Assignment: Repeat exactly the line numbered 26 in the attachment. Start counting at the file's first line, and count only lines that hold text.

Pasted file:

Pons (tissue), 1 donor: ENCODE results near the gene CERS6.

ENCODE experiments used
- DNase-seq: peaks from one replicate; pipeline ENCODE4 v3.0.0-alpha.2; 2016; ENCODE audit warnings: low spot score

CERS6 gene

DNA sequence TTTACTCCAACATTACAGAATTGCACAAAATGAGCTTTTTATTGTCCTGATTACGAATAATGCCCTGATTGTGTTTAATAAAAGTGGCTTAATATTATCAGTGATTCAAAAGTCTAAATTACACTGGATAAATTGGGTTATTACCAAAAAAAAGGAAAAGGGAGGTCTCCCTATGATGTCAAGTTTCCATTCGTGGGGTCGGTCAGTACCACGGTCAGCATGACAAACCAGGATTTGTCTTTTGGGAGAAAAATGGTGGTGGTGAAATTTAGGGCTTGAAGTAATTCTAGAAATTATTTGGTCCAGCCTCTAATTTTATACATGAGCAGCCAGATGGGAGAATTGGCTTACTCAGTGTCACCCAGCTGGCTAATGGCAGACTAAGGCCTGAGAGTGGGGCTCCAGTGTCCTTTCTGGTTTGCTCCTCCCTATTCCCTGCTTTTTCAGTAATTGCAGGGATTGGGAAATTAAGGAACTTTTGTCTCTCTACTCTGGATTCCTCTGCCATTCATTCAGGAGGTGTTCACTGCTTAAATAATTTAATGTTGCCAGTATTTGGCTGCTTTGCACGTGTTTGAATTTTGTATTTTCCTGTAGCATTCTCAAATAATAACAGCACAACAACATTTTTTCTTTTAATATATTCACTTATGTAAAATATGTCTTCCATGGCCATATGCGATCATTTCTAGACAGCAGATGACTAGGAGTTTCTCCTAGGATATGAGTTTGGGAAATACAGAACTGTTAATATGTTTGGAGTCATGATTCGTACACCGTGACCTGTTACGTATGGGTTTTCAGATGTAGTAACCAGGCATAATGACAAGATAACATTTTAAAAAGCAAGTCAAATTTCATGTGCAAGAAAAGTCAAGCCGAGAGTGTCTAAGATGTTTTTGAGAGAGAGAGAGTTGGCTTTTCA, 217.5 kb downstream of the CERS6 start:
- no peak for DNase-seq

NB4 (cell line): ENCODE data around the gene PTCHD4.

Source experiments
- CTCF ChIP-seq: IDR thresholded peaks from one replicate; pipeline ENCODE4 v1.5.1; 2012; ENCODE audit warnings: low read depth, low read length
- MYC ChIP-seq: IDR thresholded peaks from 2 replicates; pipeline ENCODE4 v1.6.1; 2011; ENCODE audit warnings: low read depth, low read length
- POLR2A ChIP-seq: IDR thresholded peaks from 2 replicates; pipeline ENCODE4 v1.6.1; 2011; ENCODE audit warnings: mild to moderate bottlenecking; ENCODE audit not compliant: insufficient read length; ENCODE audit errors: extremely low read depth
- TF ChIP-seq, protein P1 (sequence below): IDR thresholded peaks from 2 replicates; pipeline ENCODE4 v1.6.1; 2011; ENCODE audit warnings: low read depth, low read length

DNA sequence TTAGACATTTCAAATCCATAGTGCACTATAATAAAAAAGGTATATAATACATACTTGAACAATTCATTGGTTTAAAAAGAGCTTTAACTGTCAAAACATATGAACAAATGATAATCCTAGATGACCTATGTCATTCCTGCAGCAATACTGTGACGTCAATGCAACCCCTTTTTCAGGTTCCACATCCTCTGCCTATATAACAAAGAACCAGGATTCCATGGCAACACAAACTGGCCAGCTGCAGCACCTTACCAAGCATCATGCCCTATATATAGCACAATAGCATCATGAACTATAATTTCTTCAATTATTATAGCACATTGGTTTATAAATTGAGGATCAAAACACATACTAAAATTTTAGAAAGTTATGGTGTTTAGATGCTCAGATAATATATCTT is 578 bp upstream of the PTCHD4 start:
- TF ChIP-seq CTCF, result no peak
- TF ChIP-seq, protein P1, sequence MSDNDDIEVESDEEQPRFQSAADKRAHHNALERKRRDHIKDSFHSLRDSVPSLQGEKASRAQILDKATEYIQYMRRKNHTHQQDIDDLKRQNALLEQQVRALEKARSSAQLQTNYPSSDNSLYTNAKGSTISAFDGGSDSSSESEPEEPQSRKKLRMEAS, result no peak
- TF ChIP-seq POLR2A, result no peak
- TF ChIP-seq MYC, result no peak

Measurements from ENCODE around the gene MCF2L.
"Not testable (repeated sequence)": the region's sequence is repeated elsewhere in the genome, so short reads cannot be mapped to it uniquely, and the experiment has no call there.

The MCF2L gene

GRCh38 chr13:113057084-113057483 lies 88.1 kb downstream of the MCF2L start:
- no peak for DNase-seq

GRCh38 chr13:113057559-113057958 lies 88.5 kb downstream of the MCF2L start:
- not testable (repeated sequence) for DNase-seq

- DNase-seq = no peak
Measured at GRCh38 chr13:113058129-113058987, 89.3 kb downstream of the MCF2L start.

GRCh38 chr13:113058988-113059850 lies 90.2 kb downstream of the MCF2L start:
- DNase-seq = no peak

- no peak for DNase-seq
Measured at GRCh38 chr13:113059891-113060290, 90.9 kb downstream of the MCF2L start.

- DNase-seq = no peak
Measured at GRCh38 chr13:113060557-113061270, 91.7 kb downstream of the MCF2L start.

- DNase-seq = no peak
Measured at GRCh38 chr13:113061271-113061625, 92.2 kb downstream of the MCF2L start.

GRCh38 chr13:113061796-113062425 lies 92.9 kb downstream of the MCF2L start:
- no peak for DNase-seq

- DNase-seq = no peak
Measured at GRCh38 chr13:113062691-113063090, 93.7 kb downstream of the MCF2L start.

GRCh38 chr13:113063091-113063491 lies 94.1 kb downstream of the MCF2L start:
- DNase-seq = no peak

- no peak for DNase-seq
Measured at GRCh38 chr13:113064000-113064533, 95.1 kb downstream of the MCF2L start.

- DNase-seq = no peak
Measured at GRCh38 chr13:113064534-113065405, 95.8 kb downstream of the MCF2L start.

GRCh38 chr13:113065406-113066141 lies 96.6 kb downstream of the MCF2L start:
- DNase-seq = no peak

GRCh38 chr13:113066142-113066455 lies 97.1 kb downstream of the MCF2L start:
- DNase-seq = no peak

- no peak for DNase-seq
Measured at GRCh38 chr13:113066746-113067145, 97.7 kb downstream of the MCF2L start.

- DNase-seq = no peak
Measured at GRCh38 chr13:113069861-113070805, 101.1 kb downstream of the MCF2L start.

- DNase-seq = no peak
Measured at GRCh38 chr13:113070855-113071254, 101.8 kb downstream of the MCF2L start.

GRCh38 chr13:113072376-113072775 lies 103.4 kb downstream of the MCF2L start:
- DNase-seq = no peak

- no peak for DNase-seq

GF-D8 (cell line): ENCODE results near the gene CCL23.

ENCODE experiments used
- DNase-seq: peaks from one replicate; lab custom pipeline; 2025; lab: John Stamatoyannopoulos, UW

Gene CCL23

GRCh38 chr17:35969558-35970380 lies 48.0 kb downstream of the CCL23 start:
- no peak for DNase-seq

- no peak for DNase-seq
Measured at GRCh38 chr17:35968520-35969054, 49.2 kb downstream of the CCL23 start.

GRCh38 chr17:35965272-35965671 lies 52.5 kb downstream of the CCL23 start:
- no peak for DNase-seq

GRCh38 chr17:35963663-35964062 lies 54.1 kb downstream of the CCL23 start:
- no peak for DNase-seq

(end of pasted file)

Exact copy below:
Measured at GRCh38 chr13:113058129-113058987, 89.3 kb downstream of the MCF2L start.